Thursday, February 18, 2016

We Must Fly Through It

Mathewtown Great Inagua as we sailed away
We left.  Notes-From-The-Boat

I spent the morning uploading blog pics and posts.  The posts were pre-written except for the latest one, which ends now…

Was I stalling?  No – not really.  We’ve studied the options and the weather.  We’ve got a Plan A/Plan B/Plan C.  Food is pre-prepared so that we won’t starve on this trip. 

I was just trying to wrap up loose ends and use up some of my pre-paid Bahamian cellular data.  I made contact with friends from home and we set a date for their visit to the Dominican Republic one month away.  Surely we can get there within a month…

The Lighthouse on Great Inagua
I sent out float plans to all of the people on my list.  I updated the travel notice on our credit card… I made phone calls to my daughters and my Mother… All that was left to do was to load the dinghy onto the foredeck and pull up the anchor.

The winds and seas had steadily decreased.  We missed our planned departure time by a couple of hours but what does it matter?  It was after noon when we began moving away from Great Inagua…our last Bahamian Port of Call. 

My mind is unsettled.  I’m ready.  I’m not afraid.  I’m just nervous.  To be sure, getting away from this rolling anchorage with insufficient facilities for landing a dinghy has made it better to go than to stay.  I am disappointed that we were unable to explore the island a bit more.  But the weather window opened and we must fly through it.

Bruce trimmed the sails and we were off!  The reef we had in the main got shaken out instantly.  We were flirting with six knots of speed with the engine OFF!  The swells – some were huge – were gentle and spaced far apart making our ride easy.

Coming from the east, they lifted us from our port side forward of the beam… just a great, gentle rise and fall.  It was nothing like what we’ve endured for these past days at anchor.  Sailing felt good.

But I was still nervous and jittery… I felt “compelled”.  I would love to just let the sails take us there, but we need to be somewhere safe by Thursday evening.  Unkind winds will come and that knowledge makes me want to move faster.  Makes us NEED to move faster…

With the boat moving along nicely, I began (tried) to relax.  We had a bowl of pasta salad and a couple of cookies for lunch.  I settled behind the wheel to read my Kindle book.  It’s a book about pirates.  Seemed appropriate…  Bruce prepared our cedar plug to troll for fish.  Wouldn’t that be nice… to catch a fish?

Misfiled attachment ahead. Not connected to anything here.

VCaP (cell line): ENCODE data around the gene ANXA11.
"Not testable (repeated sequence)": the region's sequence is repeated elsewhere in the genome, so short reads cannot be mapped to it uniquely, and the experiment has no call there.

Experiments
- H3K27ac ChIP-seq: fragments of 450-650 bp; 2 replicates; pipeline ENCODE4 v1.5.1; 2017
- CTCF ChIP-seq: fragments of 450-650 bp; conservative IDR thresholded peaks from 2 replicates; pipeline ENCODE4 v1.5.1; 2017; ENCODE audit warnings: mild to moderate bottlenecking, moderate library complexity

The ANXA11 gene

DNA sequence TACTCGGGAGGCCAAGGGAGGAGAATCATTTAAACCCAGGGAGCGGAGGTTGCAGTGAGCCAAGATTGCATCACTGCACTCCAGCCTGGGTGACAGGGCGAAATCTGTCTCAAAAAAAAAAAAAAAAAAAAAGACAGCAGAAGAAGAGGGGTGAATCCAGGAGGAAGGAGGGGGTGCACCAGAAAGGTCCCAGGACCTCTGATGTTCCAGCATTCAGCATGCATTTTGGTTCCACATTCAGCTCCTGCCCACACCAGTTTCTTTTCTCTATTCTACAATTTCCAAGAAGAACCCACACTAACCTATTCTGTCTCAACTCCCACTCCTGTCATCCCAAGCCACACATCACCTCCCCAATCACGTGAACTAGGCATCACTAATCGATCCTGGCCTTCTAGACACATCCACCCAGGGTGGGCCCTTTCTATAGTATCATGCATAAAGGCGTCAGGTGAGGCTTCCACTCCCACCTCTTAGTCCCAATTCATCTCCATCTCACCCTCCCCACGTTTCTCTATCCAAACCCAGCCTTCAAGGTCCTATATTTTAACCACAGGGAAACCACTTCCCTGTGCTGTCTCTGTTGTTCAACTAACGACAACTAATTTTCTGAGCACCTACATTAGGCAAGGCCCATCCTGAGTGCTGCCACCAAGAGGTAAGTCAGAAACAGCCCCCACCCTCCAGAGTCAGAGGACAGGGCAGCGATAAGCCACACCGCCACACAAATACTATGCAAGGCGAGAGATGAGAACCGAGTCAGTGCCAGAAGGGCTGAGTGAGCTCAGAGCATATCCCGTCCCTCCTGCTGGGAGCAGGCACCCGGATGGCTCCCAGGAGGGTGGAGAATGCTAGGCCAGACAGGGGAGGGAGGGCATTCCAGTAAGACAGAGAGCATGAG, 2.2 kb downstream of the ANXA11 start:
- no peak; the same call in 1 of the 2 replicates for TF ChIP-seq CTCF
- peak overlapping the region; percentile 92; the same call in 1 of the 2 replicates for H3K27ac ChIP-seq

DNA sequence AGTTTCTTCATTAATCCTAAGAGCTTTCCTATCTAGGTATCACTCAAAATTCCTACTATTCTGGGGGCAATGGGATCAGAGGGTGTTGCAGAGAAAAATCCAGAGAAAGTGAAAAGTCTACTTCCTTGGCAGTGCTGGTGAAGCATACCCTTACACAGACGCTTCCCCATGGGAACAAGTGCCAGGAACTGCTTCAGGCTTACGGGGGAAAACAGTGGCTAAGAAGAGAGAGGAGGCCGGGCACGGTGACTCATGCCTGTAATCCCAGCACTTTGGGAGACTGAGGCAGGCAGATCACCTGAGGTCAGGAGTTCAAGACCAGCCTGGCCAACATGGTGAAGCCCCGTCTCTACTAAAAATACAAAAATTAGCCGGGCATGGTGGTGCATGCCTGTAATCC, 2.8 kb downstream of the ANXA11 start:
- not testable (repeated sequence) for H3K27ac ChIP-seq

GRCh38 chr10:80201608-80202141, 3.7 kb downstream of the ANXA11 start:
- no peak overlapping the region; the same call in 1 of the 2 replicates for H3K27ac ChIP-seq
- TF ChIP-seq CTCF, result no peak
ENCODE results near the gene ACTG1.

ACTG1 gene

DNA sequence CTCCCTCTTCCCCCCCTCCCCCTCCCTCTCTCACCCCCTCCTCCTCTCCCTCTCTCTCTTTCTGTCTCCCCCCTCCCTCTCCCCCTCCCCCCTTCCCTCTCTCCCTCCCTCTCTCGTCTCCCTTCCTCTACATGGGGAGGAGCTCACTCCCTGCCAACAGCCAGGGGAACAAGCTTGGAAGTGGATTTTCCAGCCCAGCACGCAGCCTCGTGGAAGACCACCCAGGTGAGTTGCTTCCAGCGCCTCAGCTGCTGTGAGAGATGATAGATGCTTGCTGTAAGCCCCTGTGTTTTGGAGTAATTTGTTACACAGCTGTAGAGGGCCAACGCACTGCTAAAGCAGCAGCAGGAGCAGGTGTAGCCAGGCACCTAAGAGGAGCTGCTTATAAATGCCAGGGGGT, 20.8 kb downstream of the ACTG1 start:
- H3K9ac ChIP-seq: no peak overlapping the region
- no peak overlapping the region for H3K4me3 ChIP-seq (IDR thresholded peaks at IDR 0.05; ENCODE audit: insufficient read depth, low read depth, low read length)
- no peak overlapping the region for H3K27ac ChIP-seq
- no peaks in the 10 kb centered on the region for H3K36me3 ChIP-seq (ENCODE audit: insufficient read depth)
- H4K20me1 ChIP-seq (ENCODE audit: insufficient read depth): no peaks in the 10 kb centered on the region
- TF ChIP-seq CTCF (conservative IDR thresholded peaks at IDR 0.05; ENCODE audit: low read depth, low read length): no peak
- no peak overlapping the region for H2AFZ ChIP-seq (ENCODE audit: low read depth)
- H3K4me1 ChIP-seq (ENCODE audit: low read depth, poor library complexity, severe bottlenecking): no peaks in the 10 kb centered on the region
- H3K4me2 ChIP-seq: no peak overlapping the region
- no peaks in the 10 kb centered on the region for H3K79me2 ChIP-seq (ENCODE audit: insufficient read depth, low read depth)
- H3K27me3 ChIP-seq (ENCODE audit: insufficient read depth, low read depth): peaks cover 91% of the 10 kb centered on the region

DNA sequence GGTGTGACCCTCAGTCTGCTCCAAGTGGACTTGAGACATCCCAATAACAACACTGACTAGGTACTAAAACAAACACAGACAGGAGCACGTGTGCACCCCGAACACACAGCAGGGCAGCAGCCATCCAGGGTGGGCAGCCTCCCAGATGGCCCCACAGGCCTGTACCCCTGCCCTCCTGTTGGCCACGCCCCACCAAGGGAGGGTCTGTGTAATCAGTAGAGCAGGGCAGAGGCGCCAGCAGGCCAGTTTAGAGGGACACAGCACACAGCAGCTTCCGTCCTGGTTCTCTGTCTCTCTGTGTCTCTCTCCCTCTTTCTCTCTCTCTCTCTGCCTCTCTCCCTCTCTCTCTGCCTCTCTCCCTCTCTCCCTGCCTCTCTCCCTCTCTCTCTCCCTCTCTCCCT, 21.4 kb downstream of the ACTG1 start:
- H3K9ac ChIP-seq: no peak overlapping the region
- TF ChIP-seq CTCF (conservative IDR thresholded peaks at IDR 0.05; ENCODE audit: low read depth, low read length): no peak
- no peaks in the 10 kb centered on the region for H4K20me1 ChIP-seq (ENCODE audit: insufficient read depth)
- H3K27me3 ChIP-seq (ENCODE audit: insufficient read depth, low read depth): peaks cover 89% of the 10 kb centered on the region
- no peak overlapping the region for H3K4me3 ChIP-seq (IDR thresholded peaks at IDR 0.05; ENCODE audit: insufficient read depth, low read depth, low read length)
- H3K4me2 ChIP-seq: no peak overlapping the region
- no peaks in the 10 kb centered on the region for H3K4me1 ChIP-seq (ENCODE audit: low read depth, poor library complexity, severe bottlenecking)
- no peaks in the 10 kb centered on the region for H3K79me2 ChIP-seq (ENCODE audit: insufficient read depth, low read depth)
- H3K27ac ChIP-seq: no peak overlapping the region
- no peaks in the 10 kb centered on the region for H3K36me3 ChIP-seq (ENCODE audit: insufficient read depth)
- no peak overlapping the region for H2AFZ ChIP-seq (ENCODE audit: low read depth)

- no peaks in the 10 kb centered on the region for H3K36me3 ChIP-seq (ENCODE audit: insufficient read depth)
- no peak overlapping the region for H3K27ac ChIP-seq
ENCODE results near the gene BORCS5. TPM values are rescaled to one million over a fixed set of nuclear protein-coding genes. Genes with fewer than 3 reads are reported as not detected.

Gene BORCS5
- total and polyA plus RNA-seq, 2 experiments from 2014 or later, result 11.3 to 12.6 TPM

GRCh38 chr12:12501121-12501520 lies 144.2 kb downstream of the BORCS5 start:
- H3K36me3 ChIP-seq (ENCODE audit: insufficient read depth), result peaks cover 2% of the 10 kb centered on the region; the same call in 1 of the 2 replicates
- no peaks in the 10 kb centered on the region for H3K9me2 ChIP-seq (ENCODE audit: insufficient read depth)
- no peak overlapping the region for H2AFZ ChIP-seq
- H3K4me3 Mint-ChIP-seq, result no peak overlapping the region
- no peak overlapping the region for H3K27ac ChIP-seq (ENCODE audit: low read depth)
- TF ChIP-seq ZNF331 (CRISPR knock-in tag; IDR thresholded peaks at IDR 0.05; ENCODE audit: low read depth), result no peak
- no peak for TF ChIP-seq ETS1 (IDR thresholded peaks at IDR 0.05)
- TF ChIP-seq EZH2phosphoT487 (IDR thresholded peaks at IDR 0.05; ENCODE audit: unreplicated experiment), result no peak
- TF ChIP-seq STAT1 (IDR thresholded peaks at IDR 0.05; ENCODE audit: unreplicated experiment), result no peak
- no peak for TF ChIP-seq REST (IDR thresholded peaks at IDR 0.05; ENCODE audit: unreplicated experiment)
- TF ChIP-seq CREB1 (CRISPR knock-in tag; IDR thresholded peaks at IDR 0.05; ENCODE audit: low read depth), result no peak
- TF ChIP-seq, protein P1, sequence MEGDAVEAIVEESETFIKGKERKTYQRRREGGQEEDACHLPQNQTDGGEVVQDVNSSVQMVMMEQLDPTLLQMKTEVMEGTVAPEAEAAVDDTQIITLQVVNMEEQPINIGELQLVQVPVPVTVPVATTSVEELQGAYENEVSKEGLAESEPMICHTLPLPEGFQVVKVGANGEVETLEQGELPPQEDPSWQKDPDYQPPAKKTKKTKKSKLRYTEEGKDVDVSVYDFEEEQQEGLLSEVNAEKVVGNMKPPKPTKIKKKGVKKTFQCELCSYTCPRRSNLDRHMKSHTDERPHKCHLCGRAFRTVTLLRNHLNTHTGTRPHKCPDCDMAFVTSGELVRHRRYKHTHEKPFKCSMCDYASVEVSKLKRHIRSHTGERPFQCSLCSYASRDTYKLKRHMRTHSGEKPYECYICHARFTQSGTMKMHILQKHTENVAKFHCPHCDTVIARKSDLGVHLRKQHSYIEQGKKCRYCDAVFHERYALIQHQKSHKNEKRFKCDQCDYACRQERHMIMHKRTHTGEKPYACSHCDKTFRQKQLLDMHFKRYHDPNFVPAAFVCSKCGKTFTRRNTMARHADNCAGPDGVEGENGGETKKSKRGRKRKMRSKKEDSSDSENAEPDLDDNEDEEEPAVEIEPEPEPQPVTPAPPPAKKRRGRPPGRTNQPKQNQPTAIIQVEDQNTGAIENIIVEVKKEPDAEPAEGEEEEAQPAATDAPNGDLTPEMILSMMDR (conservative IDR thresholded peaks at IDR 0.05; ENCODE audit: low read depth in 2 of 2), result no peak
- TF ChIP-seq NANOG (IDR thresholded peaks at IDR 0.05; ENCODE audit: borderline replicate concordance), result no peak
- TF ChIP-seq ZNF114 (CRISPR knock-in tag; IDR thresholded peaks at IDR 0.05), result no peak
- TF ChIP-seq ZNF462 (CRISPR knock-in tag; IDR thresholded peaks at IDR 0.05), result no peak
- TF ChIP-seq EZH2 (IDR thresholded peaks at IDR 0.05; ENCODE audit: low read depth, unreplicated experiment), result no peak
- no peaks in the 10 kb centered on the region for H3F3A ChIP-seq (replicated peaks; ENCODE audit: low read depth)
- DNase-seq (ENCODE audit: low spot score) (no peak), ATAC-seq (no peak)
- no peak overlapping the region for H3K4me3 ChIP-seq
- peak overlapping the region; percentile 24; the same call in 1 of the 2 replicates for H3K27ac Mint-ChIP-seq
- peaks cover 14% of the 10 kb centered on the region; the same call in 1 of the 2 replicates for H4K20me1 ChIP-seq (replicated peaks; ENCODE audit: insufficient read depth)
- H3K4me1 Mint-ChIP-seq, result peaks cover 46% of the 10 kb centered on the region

I adjusted our course a couple of degrees.  We were slowing down.  Bruce trimmed sails and it seemed to help briefly, but soon we had to admit it.  If we were going to get into port before the Norther’, we were going to have to motor sail.  Again. 

We knew that going in.  The light winds that provided the kindly sea state wouldn’t carry this big girl very fast.  It’s OK. 

So… on went the “iron jenny” and we are now on course – fishing – and making a nice comfortable 5.7 knots. 

Getting later and the seas are getting better
Time: 17:25  I got drowsy while reading my Kindle and figured a nap would be good.  Bruce changing the engine RPMs down and up awakened me.  Maybe he’s thinking we can sail again… But no. 

I came back up and found the jib rolled in and the main straining to rip out of the deck with every rolling wave… and there were many!

We needed to drop the main.  I normally hate to go with bare poles because the sail at least provides a bit of stability, even if it isn’t pulling the boat.  But in these waves I had to agree that we were destined for equipment failure if we left the sail up…

See the bobble?  We didn't get far before the winds died
With wind on the nose maybe we can just drop it without reducing speed.  Bruce put on his PFD and went to the mast to begin dropping the sail.  It caught on the lazy jacks because of the side-to-side lurching.